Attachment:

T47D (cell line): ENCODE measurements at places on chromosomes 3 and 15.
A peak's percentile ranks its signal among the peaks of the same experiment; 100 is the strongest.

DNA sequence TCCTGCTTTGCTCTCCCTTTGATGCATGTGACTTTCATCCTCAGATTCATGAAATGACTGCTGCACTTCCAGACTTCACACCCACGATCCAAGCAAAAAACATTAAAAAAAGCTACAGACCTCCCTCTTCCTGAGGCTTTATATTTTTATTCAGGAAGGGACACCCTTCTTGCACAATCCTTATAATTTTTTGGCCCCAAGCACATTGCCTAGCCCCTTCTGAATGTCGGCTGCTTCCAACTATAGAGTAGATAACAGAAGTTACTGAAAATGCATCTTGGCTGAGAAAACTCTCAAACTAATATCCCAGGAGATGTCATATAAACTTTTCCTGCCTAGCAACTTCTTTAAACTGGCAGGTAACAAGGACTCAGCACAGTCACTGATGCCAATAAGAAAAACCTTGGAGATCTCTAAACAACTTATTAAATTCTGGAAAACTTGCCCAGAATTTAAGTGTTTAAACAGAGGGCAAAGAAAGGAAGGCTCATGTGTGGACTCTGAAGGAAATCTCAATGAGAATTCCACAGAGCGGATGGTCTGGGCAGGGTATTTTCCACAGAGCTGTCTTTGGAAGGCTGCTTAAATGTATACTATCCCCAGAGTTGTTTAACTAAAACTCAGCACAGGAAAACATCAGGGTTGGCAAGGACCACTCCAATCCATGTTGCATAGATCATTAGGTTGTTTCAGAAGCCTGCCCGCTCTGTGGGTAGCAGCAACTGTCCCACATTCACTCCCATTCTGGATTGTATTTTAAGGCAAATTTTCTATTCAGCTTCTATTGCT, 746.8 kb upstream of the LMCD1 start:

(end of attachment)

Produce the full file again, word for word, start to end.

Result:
T47D (cell line): ENCODE measurements at places on chromosomes 3 and 15.
A peak's percentile ranks its signal among the peaks of the same experiment; 100 is the strongest.

DNA sequence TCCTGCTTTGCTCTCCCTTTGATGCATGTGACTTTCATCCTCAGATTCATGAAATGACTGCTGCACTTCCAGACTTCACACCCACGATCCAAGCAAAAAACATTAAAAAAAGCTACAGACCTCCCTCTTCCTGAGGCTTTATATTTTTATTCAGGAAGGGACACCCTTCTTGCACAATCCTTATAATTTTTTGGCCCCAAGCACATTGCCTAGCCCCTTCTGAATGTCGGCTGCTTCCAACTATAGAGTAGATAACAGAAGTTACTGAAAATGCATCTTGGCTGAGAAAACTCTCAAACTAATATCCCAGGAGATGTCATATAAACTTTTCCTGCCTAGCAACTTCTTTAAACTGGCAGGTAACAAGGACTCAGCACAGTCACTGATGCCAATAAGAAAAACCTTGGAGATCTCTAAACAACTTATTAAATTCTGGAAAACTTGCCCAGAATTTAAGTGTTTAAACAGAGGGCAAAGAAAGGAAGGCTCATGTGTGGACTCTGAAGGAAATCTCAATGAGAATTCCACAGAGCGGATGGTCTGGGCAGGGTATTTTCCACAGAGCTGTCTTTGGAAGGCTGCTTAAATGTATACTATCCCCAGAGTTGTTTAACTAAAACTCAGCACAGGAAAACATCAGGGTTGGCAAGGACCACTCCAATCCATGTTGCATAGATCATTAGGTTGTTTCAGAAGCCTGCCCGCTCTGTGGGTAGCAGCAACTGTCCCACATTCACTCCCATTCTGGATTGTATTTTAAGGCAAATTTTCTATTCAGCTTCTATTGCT, 746.8 kb upstream of the LMCD1 start: